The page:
To recap, John Ridgway has, apart from writing 11 books, sailed non-stop around the world, then navigated it a further two times, been the first to cross a Patagonian ice cap, tracked the Amazon river from its source in the high Andes to its mouth in Brazil, sailed all over the Atlantic and Pacific oceans, survived hurricanes at sea, calving icebergs, extreme altitude sickness, and dangerous rapids. He has been lost in uncharted tropical forest, evaded Shining Path terrorists, and - perhaps the hardest test – survived being repeatedly cooped up in yachts with other people for months on end, without privacy and in all weathers. Sometimes he has been accompanied by Marie Christine and their daughters, sometimes other sailors and explorers, sometimes he has gone alone. 

These were not lavishly funded expeditions, carefully scripted and narrowly focused, but explorations that seem to have been inspired by a passion for pure adventure, for its own sake. The planning was done, of course, but a sense of impatience and spontaneity is present in all the books, together with the feeling that the outcome might turn out to be entirely different from the original plan. 

The journey described in Road to Elizabeth is perhaps the the most striking example of this: John, Marie Christine, and Rebecca set out for South America to meet an old friend, Elvin Berg, who had been farming coffee deep in the Peruvian backwoods. After discovering that this friend had been murdered by terrorists, they located his daughter, Elizabeth, by slipping into the government-designated ‘emergency zone’, then decided to adopt her, eventually bringing her home to Scotland. 

These strenuous, exhilarating and risky expeditions were undertaken as ‘holidays’ from the Ridgways’ day job running their School of Adventure at Ardmore, in the remote wilderness on the farthest edge of North West Scotland. The school, founded over 50 years ago by John and Marie Christine Ridgway with little money, no house, no electricity (for 18 years), and a good deal of pioneering hard labour, became was a success and has attracted 20,000 visitors. It is now run by their daughter Rebecca, whose C.V. includes being the first woman to kayak round Cape Horn. 

Exciting lives, however, do not necessarily make for exciting reading, as the thousands of (usually) predictable and pedestrian travel blogs plodding around the internet make plain. Anybody with a bit of cash can travel, some travel far and dangerously, and almost all of them will try to write about it, but it is surprising how few can do so without boring their readers.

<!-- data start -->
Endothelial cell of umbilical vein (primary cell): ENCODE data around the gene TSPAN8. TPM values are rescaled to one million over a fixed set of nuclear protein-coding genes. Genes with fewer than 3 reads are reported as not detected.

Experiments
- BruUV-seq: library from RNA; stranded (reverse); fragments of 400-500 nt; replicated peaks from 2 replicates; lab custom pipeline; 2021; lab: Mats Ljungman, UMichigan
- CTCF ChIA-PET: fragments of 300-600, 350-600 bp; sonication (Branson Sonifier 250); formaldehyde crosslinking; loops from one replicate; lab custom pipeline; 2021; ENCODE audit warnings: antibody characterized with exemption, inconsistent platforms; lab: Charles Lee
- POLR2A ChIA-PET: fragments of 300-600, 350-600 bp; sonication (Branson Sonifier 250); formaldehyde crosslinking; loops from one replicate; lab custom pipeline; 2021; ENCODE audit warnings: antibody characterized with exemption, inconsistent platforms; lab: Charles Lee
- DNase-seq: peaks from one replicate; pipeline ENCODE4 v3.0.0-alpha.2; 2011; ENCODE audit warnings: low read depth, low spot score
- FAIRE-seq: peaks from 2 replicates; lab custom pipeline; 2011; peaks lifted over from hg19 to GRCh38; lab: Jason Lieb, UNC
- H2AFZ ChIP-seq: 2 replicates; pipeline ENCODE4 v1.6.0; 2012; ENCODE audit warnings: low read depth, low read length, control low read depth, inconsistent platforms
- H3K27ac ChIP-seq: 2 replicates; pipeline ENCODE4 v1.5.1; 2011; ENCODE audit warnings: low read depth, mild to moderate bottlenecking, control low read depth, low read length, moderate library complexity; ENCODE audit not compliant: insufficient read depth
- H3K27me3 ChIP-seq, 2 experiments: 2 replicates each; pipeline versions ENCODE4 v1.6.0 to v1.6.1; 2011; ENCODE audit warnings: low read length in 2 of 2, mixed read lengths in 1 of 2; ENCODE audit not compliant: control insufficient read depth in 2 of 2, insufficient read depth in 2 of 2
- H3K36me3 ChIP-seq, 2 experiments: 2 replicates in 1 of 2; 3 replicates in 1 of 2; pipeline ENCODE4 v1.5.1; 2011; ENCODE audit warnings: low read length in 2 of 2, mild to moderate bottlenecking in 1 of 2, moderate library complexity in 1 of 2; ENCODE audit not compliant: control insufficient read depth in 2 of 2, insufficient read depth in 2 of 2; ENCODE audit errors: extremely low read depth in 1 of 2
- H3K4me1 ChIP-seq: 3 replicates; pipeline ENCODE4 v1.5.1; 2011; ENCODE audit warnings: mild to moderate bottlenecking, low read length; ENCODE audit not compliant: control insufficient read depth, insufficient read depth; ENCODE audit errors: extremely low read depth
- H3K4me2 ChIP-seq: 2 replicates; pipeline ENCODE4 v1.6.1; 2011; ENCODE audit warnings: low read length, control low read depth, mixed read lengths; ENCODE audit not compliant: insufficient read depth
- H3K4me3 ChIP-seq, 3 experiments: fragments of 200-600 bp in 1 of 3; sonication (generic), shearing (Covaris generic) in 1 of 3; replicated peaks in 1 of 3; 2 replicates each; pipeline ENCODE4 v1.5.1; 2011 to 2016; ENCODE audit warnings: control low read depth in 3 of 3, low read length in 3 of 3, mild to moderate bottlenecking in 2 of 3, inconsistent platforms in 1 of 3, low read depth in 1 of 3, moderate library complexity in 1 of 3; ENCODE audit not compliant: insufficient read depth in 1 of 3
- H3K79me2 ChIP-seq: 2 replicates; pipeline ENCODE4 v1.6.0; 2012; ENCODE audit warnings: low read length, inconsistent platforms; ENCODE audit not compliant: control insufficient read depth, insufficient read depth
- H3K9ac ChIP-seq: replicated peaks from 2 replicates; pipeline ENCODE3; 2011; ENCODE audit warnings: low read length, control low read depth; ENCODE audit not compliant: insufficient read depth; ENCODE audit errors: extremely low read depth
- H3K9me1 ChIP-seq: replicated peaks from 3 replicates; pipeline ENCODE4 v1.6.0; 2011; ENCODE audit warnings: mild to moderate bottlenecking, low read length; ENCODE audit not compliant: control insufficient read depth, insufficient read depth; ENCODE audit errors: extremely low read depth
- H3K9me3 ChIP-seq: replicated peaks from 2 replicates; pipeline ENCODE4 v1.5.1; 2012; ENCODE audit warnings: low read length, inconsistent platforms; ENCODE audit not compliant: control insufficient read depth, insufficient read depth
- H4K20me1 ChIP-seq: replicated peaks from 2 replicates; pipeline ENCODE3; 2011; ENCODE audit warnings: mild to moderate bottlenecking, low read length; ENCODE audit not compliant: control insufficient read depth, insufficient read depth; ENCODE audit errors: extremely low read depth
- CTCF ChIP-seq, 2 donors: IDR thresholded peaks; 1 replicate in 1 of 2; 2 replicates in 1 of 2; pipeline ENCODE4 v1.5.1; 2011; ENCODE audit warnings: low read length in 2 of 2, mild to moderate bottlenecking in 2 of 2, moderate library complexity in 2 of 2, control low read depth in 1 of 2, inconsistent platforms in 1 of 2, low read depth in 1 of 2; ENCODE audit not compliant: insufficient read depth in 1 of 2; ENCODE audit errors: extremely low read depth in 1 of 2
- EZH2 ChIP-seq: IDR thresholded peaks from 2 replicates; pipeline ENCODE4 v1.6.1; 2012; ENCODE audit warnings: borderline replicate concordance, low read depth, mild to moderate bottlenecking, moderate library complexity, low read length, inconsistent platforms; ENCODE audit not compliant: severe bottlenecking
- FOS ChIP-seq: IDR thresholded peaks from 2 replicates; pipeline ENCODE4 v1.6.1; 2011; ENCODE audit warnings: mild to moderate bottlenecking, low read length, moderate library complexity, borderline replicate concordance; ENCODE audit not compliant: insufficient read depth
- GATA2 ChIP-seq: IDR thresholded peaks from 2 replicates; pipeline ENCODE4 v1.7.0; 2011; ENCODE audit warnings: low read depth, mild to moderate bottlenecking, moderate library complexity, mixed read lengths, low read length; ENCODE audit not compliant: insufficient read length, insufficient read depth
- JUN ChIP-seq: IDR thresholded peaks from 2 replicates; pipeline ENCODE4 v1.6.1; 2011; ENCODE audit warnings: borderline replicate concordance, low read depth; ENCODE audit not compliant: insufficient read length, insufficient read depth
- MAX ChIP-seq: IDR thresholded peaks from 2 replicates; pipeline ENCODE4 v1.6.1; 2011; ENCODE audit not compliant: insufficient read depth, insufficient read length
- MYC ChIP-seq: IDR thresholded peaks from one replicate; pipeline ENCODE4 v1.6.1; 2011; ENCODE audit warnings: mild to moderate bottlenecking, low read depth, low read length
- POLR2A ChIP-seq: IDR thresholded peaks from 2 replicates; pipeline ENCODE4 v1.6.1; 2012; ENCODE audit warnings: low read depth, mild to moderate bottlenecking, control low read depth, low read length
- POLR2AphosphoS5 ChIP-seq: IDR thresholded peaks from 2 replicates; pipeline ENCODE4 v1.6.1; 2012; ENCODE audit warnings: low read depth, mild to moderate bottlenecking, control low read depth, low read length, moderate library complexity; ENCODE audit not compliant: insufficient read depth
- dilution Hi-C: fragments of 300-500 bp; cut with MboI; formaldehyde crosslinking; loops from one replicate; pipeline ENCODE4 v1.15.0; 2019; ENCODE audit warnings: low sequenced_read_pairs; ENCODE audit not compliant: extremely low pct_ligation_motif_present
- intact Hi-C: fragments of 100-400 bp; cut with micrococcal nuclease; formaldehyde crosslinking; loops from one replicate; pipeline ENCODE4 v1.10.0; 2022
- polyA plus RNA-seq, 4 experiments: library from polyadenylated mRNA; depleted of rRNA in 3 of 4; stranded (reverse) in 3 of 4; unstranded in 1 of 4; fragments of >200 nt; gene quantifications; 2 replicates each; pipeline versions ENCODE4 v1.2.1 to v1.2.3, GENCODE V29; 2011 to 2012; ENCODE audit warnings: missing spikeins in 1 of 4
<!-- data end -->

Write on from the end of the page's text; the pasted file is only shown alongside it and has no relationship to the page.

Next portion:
The writing – both John’s and Marie Christine’s (I have not yet read Rebecca’s book) – is unfussy, unsentimental, driven briskly along by a sense of needing to get to the next place and keep to the plan, but they draw you into the emotional and visual landscapes of their many journeys, so you’re left with the illusion that you made the trip yourself. The tone is quite dry, avoiding the temptation to become confessional or self-consciously ‘hilarious’; you’re left to read between the lines and picture it for yourself – and the imagined scenarios can sometimes be pretty funny as well as unnerving. 

Perhaps the big difference lies in their ability to notice precise physical details about the journeys – wild animals, birds, trees, and flowers (always carefully named), landscape and its effect on mood, bouts of illness, snatches of conversation, endless tins of sardines, strange smells, stranger people - and to remember and convey how this felt and what else was happening when they noticed them: the physical reality of a remembered experience. 

(Photo: Wikimedia Commons)

Nothofagus obliqua - one of 36 species of nothofagus, a southern-hemisphere beech, observed frequently during the Ridgways' voyage along the coast of Chile in 1996.

John Ridgway has written that sometime during the extreme rigours of his original expedition rowing across the Atlantic, he found himself “deeply impressed by the permanence and the simplicity of the challenge posed by sea and sky. The artificial preoccupations of the world in which most people live were even more remote from my mind than from my body.” 

The decision to start the adventure school came from this - he wanted others to experience the immersion in the natural world that has become difficult for many people to experience. Apart from being exciting to read, the Ridgways’ books act as a gentle reminder that there is still a lot of wildness out there.